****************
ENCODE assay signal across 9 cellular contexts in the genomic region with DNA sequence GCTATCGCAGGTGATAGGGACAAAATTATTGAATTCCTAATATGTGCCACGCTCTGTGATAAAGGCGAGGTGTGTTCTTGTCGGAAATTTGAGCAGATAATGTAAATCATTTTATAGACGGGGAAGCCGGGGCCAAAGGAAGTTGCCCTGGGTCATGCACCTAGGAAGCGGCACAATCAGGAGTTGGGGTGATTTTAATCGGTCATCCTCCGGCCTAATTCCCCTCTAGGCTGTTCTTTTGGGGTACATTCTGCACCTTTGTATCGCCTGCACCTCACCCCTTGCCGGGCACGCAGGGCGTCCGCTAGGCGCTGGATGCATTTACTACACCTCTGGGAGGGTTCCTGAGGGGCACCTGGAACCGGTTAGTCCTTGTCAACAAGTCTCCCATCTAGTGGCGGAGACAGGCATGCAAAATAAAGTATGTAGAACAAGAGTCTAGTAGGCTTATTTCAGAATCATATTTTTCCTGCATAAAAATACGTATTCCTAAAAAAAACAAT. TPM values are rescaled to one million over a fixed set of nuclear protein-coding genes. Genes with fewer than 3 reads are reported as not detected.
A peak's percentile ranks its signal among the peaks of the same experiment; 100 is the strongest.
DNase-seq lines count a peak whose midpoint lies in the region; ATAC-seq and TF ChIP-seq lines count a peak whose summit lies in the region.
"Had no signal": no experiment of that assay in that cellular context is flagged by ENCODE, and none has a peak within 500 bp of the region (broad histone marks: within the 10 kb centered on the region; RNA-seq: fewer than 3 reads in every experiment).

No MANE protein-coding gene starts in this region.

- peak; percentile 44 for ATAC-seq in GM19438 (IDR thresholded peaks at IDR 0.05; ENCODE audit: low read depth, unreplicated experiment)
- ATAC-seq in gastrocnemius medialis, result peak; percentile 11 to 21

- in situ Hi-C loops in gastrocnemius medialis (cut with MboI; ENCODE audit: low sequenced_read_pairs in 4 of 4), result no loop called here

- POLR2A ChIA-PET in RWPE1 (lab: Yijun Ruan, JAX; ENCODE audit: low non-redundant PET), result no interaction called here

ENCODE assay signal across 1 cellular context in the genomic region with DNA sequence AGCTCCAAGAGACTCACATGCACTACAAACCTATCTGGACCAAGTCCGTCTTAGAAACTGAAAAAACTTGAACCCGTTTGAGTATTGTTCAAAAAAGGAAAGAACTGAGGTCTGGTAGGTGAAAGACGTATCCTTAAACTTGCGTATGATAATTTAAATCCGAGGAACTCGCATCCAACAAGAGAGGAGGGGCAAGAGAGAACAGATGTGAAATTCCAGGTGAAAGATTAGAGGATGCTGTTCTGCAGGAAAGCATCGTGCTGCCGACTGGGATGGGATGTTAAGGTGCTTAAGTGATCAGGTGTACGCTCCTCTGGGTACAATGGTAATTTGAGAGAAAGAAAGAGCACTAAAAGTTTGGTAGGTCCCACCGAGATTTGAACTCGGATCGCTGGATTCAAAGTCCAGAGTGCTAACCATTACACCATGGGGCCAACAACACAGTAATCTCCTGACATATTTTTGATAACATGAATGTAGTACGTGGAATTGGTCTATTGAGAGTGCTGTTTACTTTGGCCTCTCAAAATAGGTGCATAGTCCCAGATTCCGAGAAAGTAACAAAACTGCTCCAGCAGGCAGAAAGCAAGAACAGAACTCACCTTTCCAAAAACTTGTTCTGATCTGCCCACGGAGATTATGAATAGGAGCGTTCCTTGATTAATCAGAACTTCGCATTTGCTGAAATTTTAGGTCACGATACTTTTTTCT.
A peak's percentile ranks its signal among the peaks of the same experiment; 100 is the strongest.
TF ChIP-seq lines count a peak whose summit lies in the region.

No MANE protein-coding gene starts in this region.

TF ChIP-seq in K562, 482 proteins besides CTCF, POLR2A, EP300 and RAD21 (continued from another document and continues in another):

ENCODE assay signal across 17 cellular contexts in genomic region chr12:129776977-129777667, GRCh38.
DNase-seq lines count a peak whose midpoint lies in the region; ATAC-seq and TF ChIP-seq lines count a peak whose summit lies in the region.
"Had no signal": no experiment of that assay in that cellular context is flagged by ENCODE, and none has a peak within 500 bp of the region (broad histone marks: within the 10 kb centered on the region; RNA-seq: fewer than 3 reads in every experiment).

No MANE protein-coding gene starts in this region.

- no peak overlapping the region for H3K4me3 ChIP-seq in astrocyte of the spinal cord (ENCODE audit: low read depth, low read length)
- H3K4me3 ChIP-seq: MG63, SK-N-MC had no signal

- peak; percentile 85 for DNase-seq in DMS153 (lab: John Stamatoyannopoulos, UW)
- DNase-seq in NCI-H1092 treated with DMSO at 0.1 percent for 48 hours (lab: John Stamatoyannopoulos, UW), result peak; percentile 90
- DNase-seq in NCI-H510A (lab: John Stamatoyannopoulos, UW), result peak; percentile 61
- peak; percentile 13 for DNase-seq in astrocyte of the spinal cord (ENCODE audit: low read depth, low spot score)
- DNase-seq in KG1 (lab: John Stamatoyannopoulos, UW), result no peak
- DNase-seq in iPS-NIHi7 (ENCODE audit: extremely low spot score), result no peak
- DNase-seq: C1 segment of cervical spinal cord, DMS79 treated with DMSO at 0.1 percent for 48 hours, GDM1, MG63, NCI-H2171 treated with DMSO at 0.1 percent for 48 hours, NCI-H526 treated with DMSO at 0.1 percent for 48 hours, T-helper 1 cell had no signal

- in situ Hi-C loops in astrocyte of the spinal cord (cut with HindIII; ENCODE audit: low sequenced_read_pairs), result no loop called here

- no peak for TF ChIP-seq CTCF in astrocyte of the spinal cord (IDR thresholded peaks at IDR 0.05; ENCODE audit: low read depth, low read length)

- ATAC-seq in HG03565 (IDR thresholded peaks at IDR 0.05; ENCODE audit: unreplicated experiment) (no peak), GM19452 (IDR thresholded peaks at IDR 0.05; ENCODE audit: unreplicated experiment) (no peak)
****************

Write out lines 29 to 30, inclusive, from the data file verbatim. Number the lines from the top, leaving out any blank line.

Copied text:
- no peak for TF ChIP-seq CTCF in astrocyte of the spinal cord (IDR thresholded peaks at IDR 0.05; ENCODE audit: low read depth, low read length)

- ATAC-seq in HG03565 (IDR thresholded peaks at IDR 0.05; ENCODE audit: unreplicated experiment) (no peak), GM19452 (IDR thresholded peaks at IDR 0.05; ENCODE audit: unreplicated experiment) (no peak)